I usually run two dogs at a time. I like big running, independent bird dogs. That can be a problem when the bird numbers are low and they have to stretch out to find them. You can have dogs hundreds of yards away going in the opposite direction.
GPS collars have changed the way we hunt. Most of the change is good. My dogs don’t really get “lost.” Sure they can be a long way out, but you know where they are the majority of the time. You also get pretty confident that you can find them no matter how far they run. It’s just a matter of getting to the truck and getting them picked up.
I’m not sure if that confidence is good.
I have found a few things that these dog’s do once the realize that you are not with them and they are “lost.”
They come find you.
This is preferred. I like a dog that checks in on a regular basis. I don’t need to see them the entire time but I want to see them often.
Run in circles in the same general area trying to locate you.
This can be ok but you are going to have to go get this dog. They seldom come out of it on their own.
They stop and stay in one spot.
Tilley does this on a regular basis. She’s waiting to hear me call or hear a whistle. This tends to be helpful in my opinion. One time she did this in the middle of an uncut corn field. Hands down the creepiest moment I’ve ever had going into it to get her out. Children of the corn playing in my head the entire time.
It’s also preferable to the next one.
Panic running in a straight line.
This is seldom good but it’s easy to see on the map screen. As long as they are not headed in an unsafe direction it’s ok but I want to get them picked up ASAP. There are not many places when this dog won’t eventually run into a road or get so far off property that picking them up becomes an issue.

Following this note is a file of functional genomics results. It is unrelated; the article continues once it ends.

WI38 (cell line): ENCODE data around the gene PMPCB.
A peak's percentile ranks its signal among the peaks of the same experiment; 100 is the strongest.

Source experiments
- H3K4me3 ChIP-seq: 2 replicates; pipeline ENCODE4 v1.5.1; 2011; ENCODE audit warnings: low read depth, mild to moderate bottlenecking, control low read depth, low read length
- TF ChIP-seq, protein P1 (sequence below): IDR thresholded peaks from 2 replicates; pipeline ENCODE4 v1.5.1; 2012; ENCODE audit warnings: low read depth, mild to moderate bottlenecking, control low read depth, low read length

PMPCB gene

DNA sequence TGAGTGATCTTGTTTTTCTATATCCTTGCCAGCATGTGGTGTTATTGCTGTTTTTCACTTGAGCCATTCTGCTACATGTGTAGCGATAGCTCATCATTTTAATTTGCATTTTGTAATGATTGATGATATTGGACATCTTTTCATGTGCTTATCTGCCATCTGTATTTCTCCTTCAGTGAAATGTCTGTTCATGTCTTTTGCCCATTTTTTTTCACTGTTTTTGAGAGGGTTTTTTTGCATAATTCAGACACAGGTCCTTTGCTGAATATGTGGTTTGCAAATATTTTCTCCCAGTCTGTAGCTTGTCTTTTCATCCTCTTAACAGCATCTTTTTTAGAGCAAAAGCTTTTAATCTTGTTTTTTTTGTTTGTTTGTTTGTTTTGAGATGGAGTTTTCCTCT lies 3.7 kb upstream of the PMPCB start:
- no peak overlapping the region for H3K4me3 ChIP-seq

The only thing that’s worse that all of these is a dog going on “point” at an unreasonable distance and staying on “point” for a long period of time. It especially bad if it’s close to a road.
The “point” indicator on these GPS units will even tell you that your dog is “on point” but he’s not.
He’s stopped. That’s all the point indicator means. It’s a motion sensor. It means your dog is stopped. Maybe he’s on point but it’s also possible that he hit a road and got run over by a truck. The collar has stopped moving so the motion sensor activates and you get a “dog on point” notification.
It will raise your heart rate when a young dog that isn’t steady but holds a point for 15 minutes while you drive to pick them up.
All sorts of bad things will go through your head. I’ve done it more than once. It’s the one time where I’m happy to see a dog come “off point” on my handheld.